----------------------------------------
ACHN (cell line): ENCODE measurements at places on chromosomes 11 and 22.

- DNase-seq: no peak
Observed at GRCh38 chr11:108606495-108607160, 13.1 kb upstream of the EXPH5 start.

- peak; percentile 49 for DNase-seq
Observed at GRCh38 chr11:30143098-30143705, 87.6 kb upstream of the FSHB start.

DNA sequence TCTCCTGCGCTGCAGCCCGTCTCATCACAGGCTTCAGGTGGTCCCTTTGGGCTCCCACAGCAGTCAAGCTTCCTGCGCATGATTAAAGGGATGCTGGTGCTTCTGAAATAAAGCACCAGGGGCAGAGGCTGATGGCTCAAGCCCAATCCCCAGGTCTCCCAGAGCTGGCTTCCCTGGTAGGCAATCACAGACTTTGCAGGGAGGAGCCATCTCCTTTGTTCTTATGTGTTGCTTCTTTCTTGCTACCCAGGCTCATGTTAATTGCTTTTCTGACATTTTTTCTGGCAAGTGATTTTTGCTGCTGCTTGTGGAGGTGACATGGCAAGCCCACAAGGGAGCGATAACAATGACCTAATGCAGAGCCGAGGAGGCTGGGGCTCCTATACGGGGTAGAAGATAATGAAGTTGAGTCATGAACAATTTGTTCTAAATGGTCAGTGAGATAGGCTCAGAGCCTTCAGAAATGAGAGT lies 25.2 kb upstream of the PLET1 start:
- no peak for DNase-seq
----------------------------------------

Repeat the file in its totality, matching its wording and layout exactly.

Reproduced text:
ACHN (cell line): ENCODE measurements at places on chromosomes 11 and 22.

- DNase-seq: no peak
Observed at GRCh38 chr11:108606495-108607160, 13.1 kb upstream of the EXPH5 start.

- peak; percentile 49 for DNase-seq
Observed at GRCh38 chr11:30143098-30143705, 87.6 kb upstream of the FSHB start.

DNA sequence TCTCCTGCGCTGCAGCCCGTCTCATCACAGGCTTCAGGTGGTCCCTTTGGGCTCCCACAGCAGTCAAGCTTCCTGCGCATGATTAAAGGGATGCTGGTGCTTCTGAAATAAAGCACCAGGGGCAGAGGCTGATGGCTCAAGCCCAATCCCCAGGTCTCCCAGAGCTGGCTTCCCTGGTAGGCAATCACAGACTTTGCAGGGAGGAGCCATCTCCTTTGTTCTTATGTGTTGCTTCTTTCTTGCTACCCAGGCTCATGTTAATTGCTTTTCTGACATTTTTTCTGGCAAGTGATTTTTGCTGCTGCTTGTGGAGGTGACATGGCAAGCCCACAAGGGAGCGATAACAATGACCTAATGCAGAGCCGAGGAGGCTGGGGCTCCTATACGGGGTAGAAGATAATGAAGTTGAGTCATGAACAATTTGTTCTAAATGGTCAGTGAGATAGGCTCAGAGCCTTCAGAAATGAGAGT lies 25.2 kb upstream of the PLET1 start:
- no peak for DNase-seq